It’s an open secret that gangs exist in Barbados. So yesterday’s revelations at the National Consultation on Crime and Violence were not new or shocking, but a damning wake-up call.
That gangs are becoming more complex and sophisticated is discomforting.
Far worse, the warning from a criminal justice expert that the ‘Don’ culture prevalent in Jamaica’s garrison communities was beginning to take root here.
Whether or not we want to admit it, Barbados is changing and, sadly, not for the better. Our country is losing its grip on traditional values, particularly a requisite respect for the rule of law that must be upheld by any successful society.
The evidence was unveiled in a recent gang study presented at the consultation by Senior Research Officer at the Criminal Justice Research and Planning Unit Kim Ramsay.
The research shows that the gang culture in Barbados was deep and entrenched and it included people from all classes of society.
Said Ramsay: “We want to make it clear that gangs do exist in Barbados and always have.
“These men run these gangs as businesses where they engage in firearm and drug smuggling. The man on the block is not the only person who is involved in the gangs.”
Ramsay, supported by Attorney General Adriel Brathwaite, also pointed out that more women were identifying themselves as gang members and were in fact playing a role in criminal activity.
“They act as couriers, they carry the weapons and drugs, they act as lookouts, as bait by utilizing sex and feminine prowess, and they are used as recruiters. Some are the masterminds and managers, as women are more educated.”
The loud message from the data is that Barbados must change course quickly and intervention and prevention are urgently needed to arrest the problem.
Therefore, pronouncements by the AG of harsh penalties for gangs would have met the approval of most.
Among the measures, new anti-gang legislation which allows for the sentencing of gang leaders and members to lengthy jail terms of 20 years or more.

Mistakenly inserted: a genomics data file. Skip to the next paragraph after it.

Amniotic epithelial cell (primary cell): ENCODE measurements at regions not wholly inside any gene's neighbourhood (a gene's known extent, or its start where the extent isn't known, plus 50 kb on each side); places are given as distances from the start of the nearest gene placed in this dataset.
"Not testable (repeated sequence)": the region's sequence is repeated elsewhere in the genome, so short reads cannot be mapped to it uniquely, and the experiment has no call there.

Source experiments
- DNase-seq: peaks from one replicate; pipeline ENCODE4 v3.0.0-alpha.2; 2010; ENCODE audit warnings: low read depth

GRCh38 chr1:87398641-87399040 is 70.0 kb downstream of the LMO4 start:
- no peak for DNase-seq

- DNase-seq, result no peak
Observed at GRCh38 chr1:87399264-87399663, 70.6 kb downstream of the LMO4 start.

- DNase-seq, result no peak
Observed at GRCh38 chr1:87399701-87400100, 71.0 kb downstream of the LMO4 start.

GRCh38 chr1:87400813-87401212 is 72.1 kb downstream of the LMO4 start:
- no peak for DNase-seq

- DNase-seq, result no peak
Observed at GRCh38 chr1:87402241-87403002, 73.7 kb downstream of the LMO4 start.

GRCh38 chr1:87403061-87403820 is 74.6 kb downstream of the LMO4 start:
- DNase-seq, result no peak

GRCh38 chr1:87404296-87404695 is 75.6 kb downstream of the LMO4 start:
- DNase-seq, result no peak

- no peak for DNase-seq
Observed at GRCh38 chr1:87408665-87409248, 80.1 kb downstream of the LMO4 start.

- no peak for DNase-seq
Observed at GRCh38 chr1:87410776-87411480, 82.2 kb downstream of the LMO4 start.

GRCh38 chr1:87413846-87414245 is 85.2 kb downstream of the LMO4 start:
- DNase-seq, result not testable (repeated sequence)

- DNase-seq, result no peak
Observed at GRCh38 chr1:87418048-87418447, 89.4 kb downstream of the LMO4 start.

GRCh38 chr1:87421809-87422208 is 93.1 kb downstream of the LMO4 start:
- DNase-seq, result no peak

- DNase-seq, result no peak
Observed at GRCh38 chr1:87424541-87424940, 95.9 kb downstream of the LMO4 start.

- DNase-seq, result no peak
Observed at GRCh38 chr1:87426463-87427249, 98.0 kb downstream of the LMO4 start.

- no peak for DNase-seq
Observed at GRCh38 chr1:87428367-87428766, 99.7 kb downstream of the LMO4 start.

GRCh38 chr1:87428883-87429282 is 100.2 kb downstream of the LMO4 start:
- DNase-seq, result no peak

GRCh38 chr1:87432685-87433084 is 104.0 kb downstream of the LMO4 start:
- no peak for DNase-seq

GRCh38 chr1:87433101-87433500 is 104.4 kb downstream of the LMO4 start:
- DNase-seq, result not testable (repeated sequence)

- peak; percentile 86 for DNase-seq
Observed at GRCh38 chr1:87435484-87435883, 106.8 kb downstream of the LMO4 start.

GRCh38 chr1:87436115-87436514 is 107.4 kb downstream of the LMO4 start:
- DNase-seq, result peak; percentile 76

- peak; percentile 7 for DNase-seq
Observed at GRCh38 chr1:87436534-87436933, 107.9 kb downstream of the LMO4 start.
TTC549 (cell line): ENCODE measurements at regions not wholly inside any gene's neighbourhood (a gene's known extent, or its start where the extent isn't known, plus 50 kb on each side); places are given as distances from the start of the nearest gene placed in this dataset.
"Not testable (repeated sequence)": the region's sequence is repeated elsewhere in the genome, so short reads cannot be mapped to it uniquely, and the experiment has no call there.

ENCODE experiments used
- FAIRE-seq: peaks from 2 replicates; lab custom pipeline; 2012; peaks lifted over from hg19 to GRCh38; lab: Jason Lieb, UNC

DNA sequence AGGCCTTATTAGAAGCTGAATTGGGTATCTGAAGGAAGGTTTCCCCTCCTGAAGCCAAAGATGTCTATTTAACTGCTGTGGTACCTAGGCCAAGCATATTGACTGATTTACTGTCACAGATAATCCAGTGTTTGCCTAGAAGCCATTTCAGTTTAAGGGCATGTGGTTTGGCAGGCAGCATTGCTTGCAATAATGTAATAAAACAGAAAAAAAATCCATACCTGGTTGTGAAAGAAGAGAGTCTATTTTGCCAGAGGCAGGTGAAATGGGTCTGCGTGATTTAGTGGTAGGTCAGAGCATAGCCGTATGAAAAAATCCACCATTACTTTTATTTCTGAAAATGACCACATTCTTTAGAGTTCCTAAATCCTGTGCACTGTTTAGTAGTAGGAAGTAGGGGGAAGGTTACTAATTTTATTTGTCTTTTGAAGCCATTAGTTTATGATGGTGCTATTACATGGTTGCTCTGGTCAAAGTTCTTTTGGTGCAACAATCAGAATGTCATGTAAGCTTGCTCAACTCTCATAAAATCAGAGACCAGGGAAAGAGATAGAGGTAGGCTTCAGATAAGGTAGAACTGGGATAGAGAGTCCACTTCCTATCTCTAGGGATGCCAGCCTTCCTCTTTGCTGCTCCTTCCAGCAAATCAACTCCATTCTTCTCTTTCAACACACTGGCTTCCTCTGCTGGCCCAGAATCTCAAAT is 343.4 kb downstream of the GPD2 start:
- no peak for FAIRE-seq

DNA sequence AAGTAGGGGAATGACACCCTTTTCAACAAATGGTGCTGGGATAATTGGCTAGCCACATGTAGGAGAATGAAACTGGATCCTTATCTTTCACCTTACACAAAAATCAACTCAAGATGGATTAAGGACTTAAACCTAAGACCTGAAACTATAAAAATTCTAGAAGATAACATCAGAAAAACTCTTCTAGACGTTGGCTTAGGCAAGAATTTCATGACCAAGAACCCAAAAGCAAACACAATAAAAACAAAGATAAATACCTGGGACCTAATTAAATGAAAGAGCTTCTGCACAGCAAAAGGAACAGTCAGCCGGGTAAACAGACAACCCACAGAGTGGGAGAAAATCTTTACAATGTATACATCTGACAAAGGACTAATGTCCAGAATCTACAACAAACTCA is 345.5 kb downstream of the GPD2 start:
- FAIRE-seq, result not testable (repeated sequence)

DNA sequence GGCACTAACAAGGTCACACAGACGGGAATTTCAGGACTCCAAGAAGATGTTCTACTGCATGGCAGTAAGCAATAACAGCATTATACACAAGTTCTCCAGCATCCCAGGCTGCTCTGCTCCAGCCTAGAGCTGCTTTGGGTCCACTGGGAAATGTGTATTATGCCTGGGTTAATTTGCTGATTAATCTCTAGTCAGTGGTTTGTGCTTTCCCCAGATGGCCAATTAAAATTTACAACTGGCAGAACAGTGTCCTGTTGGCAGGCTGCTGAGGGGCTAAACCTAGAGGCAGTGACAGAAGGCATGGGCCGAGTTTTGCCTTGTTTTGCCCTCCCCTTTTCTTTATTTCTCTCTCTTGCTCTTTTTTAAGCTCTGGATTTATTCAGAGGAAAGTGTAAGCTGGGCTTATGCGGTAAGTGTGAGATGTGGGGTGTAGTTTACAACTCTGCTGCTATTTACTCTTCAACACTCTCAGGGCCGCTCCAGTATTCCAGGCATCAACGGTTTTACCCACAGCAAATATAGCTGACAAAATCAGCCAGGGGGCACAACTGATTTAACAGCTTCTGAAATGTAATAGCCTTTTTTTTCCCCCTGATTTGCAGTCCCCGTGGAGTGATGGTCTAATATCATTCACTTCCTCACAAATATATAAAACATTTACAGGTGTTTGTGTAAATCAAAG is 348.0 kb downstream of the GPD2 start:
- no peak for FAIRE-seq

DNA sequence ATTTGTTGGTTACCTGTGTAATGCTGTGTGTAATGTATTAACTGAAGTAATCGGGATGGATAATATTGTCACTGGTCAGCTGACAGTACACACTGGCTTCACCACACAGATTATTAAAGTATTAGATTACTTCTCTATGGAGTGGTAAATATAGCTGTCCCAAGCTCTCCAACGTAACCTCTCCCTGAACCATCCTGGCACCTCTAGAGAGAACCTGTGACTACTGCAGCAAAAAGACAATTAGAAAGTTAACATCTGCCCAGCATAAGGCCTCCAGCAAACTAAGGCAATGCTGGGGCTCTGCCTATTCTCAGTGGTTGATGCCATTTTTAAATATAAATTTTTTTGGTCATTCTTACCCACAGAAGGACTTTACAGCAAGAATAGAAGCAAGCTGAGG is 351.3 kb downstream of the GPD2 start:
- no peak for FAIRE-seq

Those who would seek to lead our vulnerable youth down a path to a life of crime and violence should pay dearly.
In this respect, Brathwaite’s comments that gang leaders “Are not heroes. They belong behind bars and that is why we want to give specific legislation to deal with them”, was on point.
However, authorities must take every precaution to ensure that in their identification of gang leaders and members, citizens who may just be liming on the block in groups are not rounded up and unfairly charged.
Law enforcement tools need to be used in a targeted way and directed at gang leaders and members who commit violent crimes.
The main emphasis needs to be on effective prevention programmes that change the behaviour of our youth – getting them involved in community programmes that essentially keep them out of gangs.
The root causes of gangs are many, running the gamut from corrupt officials, the breakdown in traditional families to single mother households, an education system that leaves the non-academic student behind with too many leaving school without any skills, and poor examples from adults.
These factors, and more, provide ready traps for many of our youth. Gangs reportedly offer acceptance and security, provide an identity and a quick, though illegal way to get all the material goods that attract the young – the latest cell phones and other gadgets, brand name clothes and shoes and a big ride.
Therefore, a young man who cannot get a good job or acceptance in the home joins the gang. He is introduced to guns and drugs, life changes and he becomes a hot shot with swagger.
And this is where we need our authorities to intervene – not merely with punitive action.
Some of our communities, particularly where housing areas abound, have been ignored for too long. There are not enough community centres, recreation spaces and other avenues to harness the energy of youngsters into productive activity.
Ms Ramsay was at pains to point out that the gang study had identified at least one community that has been sidelined for years by successive governments.
She pointed out that this was the scenario which allowed the notorious Jamaica kingpin Christopher Dudus Coke to rule the garrison community of Tivoli Gardens before his incarceration in the US on federal racketeering charges.
Ramsay appealed to authorities not to allow a Dudus to spring up in Barbados because of societal exclusion and neglect.
We desperately need to listen.